Fish farming is one of the fastest growing trends in food production in the world. In 2016, startups in seafood and aquaculture technology raised USD 193 million, a 271 per cent increase compared with 2014 and 2015 combined(1). And demand for aquaculture solutions is only set to keep rising as our need for non-meat-based protein continues to grow.
Until a few years ago, open-water fish farming was considered the only viable method for raising fish. At that time, the technologies required for land-based aquaculture were not sufficiently advanced or affordable to convince the market of their long-term feasibility. Fast-forward to 2019 and this is all about to change, as the industry prepares to contend with a variety of new issues.
In May this year, a sudden surge in algae killed more than eight million salmon across Norwegian open-water fish farms in only one week. Meanwhile a recent report by global investor network Farm Animal Investment Risk and Return (Fairr) warned of the risks that issues such as global heating, excessive antibiotic use, and biodiversity loss, among others, pose to the sector(2).
The key difference between fish farmed in open waters and fish farmed on land is that the latter require no antibiotics, while neither they nor their effluent come into contact with the surrounding marine environment. The same goes for the wastewater, which can be cleansed, re-used and disposed of in a sustainable manner, providing a highly effective state-of-the-art Recirculating Aquaculture System (RAS) is used.
Apart from generating minimal environmental impact, land-based fish farms even have to potential to be carbon negative. Going forward, it will be possible to collect the waste products from fish farms and use them to produce biofuels. With little investment in existing fish farms local energy can be produced at very little cost, thereby enabling fish farmers to generate additional revenue from biodiesel made from fish residue or waste.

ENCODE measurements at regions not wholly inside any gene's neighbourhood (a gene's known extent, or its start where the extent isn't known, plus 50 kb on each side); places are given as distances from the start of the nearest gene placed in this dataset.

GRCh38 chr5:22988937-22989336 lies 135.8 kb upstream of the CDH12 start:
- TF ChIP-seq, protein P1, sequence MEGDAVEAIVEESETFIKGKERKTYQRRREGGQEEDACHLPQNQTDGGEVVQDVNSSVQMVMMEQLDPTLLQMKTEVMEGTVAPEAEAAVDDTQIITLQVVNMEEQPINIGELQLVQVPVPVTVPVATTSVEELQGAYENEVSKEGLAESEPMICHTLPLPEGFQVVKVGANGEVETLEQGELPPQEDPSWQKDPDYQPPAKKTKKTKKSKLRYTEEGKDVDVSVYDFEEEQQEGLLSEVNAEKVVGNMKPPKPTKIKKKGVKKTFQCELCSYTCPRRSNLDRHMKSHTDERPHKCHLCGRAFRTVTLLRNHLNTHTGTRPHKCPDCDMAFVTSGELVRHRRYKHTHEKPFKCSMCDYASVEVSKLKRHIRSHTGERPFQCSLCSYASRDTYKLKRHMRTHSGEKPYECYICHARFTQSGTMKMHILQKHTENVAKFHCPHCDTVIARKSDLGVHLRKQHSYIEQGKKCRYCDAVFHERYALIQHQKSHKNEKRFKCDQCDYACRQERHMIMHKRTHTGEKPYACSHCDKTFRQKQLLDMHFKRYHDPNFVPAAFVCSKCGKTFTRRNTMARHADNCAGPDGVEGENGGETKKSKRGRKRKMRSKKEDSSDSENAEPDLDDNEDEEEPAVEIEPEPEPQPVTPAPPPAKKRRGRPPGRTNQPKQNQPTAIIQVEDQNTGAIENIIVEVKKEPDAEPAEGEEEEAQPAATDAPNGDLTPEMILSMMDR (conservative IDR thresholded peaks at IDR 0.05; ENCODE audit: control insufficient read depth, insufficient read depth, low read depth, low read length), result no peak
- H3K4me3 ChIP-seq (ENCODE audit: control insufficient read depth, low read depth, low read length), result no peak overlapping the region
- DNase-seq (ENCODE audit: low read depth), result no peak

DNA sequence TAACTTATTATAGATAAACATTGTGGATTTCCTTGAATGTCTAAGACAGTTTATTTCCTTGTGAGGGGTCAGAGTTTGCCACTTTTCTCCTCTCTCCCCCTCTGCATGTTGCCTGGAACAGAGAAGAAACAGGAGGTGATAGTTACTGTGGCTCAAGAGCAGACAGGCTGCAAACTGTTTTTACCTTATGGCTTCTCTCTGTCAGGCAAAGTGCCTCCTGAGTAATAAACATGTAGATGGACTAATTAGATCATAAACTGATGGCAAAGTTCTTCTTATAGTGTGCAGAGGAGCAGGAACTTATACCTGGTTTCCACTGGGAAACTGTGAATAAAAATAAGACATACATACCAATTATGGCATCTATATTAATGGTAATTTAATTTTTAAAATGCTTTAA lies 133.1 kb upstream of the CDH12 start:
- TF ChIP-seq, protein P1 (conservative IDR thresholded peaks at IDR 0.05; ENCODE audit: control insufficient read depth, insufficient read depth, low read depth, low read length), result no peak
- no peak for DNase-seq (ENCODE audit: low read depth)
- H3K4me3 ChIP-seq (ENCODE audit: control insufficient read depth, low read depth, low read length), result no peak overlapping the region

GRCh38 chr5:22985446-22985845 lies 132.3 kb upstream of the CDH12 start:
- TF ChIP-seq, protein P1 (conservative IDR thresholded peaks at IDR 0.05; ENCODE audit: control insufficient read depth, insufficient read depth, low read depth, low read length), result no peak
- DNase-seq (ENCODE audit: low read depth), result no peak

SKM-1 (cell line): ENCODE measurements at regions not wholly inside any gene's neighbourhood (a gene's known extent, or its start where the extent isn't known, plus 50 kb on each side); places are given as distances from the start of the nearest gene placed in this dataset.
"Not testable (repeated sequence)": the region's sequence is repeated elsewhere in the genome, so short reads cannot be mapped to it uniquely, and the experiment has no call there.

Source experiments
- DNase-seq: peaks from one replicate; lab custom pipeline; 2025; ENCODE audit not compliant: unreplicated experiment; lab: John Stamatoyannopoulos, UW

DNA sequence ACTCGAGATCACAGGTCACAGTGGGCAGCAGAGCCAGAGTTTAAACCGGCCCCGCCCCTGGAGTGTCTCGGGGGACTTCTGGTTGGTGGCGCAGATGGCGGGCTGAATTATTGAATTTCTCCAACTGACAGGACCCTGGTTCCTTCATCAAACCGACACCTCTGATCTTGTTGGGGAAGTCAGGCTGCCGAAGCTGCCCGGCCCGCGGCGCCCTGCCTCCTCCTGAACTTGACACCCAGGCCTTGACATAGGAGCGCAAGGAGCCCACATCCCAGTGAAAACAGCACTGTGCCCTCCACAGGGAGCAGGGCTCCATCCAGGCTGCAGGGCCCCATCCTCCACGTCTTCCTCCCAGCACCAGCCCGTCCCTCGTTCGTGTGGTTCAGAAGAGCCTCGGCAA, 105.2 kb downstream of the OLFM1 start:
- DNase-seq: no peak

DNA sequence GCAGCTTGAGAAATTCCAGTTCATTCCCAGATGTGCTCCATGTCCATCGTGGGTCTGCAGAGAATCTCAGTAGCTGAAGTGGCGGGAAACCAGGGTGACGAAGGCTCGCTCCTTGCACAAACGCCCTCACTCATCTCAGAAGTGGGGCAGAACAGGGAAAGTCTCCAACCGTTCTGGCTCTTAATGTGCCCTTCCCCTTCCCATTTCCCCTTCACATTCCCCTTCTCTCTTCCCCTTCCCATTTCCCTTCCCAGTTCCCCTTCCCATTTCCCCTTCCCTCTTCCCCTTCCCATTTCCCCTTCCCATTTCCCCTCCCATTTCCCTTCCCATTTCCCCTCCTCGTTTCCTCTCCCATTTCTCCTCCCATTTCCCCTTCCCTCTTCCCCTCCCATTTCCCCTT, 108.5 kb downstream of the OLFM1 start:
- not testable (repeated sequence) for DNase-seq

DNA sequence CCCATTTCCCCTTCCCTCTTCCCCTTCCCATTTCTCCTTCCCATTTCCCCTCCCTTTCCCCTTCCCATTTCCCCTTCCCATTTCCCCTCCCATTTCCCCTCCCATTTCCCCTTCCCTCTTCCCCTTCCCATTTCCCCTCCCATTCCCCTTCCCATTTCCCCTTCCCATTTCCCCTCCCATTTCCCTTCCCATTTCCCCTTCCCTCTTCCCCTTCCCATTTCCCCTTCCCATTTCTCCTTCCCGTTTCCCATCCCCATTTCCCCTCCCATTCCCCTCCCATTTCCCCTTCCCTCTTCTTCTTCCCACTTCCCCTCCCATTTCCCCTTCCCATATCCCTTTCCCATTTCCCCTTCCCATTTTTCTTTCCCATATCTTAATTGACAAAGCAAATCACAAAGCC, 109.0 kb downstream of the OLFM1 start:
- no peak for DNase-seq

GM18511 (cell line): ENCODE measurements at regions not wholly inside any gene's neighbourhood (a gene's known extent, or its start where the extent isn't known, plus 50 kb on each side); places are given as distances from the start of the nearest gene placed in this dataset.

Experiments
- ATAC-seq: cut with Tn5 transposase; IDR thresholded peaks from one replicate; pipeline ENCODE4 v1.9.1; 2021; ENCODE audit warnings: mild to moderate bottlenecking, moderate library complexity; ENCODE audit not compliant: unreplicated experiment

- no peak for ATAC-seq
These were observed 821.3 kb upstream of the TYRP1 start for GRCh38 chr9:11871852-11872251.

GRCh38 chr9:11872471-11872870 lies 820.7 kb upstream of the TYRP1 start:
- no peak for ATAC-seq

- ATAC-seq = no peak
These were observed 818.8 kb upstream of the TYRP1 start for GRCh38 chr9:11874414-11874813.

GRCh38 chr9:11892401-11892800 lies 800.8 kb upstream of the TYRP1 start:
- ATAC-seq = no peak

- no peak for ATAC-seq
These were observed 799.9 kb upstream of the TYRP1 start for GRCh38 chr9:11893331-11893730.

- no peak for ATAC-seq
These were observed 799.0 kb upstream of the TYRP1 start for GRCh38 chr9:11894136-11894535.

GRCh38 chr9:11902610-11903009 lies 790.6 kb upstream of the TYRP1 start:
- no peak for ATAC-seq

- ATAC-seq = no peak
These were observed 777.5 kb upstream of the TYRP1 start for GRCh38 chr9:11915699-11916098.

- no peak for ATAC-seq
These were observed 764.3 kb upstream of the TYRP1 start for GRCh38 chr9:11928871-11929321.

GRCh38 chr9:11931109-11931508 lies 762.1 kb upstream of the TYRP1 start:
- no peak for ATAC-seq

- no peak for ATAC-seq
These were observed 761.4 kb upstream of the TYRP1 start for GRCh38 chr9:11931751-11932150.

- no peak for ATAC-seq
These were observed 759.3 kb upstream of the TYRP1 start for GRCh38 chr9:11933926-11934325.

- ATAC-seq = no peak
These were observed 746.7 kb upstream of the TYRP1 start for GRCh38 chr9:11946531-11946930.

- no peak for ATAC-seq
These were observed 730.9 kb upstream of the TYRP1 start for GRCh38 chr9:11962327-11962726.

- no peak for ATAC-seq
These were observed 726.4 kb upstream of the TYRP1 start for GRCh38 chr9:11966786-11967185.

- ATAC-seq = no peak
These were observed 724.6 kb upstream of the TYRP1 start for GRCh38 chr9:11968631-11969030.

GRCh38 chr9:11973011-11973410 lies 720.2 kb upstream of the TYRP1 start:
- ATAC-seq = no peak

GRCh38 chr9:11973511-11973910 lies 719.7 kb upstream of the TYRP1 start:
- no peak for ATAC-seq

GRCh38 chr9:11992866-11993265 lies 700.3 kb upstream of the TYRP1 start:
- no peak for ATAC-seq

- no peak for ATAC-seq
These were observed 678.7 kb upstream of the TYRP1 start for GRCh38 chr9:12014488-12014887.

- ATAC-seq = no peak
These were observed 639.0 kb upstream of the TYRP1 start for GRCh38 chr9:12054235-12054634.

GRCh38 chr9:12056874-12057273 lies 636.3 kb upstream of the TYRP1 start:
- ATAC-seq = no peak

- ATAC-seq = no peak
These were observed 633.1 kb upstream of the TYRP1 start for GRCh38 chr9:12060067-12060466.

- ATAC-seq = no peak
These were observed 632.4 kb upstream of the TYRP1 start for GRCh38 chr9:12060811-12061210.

Around the world, fish farming pioneers are blazing the trail by building closed-circuit land-based aquaculture facilities. One such example is Fifax, a Finnish aquaculture frontrunner committed to raising premium rainbow trout in a modern, innovative and sustainable manner.
Founded in Åland, Finland, in 2012, Fifax started building a land-based RAS fish farm in Storby on the western part of the island in 2014. The following year, the fish were in the tanks and deliveries to the market began in 2016.
“We believe land-based aquaculture will eventually become the only sustainable method for raising fish,” says Kimmo Jalo, Fifax’s Managing Director. “Our facility is based on a so-called ‘ultra-RAS’ – a highly effective Recirculating Aquaculture System, which allows us to clean and re-use all our water. This minimises usage and prevents any polluted water or effluent from going back into the sea.”
“There’s no alternative,” continues Tommy Andersson, Technical Manager of Fifax. “We can’t keep polluting the seas, so we have to raise fish sustainably, in closed circuits, on land.“
Founded in Finland in 2012, Fifax is committed to raising premium rainbow trout in a modern, innovative and sustainable manner. Fifax started building its land-based RAS fish farm on western Åland in 2014, and deliveries to the market began in 2016. Once completed, the plant will employ 15 to 20 people, with a turnover of EUR 13-16 million and production amounting to more than 3,000 tonnes of fish per year. AGA has supplied the oxygen tanks and liquid oxygen to Fifax since autumn 2018 and is set to install the first SOLVOX OxyStream oxygenation system in the facility in 2019.
Text: Isabelle Kliger